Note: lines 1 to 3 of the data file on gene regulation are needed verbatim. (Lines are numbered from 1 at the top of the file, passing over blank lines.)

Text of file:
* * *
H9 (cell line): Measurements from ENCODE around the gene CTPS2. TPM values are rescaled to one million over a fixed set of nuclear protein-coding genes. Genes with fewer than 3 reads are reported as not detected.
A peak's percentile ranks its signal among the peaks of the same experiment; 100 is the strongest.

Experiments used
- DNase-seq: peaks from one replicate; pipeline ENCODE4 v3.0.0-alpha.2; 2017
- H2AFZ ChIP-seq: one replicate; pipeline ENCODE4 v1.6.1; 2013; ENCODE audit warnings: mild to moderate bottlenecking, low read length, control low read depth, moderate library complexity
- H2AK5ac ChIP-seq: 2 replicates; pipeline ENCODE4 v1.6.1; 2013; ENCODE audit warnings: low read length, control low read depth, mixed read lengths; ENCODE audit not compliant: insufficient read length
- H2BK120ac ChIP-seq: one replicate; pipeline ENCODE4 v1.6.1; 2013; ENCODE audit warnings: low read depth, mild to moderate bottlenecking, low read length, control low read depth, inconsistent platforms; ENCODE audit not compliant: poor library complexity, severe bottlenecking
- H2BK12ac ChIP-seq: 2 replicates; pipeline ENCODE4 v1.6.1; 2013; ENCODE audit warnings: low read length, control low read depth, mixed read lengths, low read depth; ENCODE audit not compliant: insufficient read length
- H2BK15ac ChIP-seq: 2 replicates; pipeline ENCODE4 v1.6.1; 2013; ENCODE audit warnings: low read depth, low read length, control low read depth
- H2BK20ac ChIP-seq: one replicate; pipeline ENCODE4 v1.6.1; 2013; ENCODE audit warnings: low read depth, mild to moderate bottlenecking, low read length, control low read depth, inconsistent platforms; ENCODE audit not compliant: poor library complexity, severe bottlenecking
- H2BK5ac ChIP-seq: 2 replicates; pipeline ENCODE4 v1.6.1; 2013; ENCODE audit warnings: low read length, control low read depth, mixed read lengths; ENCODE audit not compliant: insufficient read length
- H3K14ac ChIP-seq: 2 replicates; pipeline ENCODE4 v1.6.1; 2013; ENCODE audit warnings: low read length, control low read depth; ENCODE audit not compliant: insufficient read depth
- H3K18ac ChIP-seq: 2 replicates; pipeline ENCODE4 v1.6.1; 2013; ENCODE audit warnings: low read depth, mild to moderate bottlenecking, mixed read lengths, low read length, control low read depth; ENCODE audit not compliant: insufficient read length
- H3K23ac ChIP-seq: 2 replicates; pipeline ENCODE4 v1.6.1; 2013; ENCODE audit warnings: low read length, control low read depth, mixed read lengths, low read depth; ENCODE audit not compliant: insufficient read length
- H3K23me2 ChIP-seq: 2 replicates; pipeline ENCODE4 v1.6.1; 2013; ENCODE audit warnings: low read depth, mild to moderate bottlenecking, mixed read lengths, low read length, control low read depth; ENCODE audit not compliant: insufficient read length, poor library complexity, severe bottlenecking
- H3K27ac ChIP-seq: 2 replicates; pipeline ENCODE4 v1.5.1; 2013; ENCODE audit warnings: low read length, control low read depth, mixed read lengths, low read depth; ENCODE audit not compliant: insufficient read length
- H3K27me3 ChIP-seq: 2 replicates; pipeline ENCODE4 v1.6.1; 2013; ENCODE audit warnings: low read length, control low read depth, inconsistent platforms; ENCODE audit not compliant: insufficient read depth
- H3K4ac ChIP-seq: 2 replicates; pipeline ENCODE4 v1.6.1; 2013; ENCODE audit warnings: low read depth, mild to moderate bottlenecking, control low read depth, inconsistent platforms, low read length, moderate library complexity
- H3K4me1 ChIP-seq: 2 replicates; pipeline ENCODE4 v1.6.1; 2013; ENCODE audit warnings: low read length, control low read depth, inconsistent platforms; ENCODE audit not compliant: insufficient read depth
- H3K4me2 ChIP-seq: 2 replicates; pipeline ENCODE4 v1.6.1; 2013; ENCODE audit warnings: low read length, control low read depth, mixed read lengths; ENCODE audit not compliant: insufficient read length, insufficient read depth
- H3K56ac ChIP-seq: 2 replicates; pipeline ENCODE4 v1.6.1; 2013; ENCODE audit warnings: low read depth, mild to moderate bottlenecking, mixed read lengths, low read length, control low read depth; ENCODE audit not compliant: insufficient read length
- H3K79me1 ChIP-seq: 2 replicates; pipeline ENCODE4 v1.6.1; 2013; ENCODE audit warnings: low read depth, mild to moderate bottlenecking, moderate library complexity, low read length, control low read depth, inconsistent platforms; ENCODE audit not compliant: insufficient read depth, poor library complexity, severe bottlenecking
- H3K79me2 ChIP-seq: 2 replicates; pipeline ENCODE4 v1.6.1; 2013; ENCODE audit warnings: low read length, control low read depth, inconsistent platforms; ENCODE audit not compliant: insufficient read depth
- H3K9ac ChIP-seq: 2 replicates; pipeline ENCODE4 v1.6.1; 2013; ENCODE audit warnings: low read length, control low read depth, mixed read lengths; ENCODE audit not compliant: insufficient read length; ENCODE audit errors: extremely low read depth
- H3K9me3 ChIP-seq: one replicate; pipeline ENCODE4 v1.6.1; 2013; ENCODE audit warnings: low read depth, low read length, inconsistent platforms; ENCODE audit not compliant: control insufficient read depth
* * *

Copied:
H9 (cell line): Measurements from ENCODE around the gene CTPS2. TPM values are rescaled to one million over a fixed set of nuclear protein-coding genes. Genes with fewer than 3 reads are reported as not detected.
A peak's percentile ranks its signal among the peaks of the same experiment; 100 is the strongest.

Experiments used